• They'll be back next year.

So let's see what happens. And go, Cubs, go!

Living to fight another day

The Cubs won last night's game so they get to play Game 6 tomorrow night in Cleveland. Whew!

Last night also set a few records:

  • It was the latest Cubs home game ever (October 30th).
  • It ended the longest period in Major League Baseball that a team went between World Series home-game wins (25,955 days).
  • It set the record for highest attendance at Wrigley Field in a season (3,232,420).

The Cubs are still favored to win the series, but it'll be tough. I'll be watching.

Lots of steps

A couple of milestones today.

First, just a couple of days before my 2-year anniversary with Fitbit, I've earned what they call the "Africa Badge:" I've walked 8,046 km since I joined, which is approximately the north-south length of Africa.

More interestingly, today is the 235th anniversary of Cornwallis' surrender at Yorktown, an anniversary Alexander Hamilton may have been aware of when, 15 years later, he slyly accused Thomas Jefferson of having an affair with a slaves. The allegation was true, though few people reading Hamilton's editorial would have believed it, but it may have nudged the 1796 election to fellow Federalist John Adams.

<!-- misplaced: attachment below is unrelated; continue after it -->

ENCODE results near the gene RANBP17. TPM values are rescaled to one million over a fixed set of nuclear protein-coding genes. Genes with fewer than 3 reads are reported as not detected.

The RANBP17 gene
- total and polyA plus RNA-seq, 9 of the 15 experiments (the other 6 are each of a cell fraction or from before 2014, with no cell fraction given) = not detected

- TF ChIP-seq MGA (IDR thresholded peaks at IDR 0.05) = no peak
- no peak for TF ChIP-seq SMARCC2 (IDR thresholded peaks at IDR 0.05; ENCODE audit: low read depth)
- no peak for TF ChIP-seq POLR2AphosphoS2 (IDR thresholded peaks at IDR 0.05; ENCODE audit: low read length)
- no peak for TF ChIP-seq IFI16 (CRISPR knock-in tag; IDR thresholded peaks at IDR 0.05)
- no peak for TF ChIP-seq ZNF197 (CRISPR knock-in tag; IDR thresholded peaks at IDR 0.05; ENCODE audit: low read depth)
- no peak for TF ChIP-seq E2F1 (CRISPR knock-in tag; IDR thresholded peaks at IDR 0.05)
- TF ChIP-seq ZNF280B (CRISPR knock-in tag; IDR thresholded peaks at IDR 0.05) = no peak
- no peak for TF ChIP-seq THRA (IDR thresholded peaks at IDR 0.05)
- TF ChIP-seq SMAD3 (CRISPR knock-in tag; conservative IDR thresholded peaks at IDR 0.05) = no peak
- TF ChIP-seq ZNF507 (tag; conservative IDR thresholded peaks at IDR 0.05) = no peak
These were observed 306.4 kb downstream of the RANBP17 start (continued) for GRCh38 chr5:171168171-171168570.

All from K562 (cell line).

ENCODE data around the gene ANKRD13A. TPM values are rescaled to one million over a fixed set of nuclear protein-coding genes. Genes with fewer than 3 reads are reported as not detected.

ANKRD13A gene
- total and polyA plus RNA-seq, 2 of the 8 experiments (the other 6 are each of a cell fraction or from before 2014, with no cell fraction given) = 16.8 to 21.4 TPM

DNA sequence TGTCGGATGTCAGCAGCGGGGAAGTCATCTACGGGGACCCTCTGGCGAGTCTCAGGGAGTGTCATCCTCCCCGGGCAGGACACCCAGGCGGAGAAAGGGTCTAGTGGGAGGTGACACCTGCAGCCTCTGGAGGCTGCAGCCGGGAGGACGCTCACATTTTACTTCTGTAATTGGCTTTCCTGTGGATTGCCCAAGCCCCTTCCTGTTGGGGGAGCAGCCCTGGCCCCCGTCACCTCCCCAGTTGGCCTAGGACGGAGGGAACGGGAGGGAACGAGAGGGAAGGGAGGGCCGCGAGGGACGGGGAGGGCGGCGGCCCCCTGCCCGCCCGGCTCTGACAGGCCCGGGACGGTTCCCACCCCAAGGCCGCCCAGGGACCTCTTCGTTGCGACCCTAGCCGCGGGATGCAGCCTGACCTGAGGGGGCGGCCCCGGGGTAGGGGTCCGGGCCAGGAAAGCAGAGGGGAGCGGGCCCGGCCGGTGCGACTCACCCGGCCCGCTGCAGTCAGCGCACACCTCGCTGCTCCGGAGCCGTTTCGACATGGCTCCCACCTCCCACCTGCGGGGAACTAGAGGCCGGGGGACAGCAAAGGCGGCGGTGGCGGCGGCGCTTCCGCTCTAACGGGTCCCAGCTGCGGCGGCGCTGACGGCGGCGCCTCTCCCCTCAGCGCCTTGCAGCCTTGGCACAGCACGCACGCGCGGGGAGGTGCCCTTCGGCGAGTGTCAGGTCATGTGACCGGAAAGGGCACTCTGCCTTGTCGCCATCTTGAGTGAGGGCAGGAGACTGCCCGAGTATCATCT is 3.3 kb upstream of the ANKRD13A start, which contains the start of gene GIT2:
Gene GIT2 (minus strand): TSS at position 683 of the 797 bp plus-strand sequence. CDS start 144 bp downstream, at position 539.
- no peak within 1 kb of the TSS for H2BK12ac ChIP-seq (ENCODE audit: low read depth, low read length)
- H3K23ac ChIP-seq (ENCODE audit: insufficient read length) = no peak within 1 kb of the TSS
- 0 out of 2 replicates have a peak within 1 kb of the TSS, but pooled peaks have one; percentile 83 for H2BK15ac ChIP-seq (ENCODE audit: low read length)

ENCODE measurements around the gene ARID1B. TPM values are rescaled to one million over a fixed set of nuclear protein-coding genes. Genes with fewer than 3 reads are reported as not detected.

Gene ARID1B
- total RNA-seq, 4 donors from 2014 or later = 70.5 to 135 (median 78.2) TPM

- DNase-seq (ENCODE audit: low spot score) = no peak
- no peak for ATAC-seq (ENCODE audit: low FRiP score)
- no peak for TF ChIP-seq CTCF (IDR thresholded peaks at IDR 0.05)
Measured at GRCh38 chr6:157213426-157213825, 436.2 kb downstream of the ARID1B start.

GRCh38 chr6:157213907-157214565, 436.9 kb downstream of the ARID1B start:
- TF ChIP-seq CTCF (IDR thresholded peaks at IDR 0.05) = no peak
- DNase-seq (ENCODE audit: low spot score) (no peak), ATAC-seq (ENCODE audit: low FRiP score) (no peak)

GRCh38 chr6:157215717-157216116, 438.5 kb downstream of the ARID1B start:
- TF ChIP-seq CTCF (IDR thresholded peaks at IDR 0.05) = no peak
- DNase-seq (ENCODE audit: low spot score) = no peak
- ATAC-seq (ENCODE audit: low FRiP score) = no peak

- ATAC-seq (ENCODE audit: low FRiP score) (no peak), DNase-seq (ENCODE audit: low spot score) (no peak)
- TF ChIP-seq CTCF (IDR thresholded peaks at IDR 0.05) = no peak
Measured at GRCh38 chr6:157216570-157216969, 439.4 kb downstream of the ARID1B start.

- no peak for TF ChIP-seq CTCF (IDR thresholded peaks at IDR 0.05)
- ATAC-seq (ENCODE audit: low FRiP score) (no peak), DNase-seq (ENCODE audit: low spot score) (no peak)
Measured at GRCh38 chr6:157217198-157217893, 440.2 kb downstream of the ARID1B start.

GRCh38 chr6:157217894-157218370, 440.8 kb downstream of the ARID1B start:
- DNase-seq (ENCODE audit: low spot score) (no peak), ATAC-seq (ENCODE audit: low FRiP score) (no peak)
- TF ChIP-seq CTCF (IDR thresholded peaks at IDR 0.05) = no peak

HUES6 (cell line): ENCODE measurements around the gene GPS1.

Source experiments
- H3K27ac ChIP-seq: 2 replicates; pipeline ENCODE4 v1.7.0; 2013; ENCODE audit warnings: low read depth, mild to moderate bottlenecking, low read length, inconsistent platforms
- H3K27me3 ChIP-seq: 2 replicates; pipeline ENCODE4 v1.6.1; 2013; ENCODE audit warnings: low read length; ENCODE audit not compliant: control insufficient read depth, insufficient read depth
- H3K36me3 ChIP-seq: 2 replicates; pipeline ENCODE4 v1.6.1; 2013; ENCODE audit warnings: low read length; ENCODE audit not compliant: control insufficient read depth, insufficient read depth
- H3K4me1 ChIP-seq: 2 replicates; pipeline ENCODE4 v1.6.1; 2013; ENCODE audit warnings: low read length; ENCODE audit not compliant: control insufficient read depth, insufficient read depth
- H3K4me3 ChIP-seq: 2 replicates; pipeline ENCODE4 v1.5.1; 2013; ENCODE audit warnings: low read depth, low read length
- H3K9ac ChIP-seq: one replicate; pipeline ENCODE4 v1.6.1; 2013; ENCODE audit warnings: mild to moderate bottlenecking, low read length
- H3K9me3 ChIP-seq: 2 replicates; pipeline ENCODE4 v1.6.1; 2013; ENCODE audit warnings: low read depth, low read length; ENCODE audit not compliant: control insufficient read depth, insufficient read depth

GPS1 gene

Neither of these things has anything to do with me walking a lot in the last two years, of course.

*Now* I can get excited

Last night the Cubs came back from a 3-run deficit to beat the Giants 6-5 and win the National League Division Series. This puts them in the National League Championship Series for the first time since 2008—4 wins away from their first pennant in 73 years and 8 wins from their first World Series win in 108.

I haven't let myself get excited about these possibilities until now, because I've been a Cubs fan for a very long time. But Saturday they're at Wrigley in the playoffs. And two weeks from Saturday, on October 29th, they could conceivably cause millions of Chicagoans' heads to explode.

(The location tag for this post is accurate. I'm on a train heading to a client site. I love living in the future.)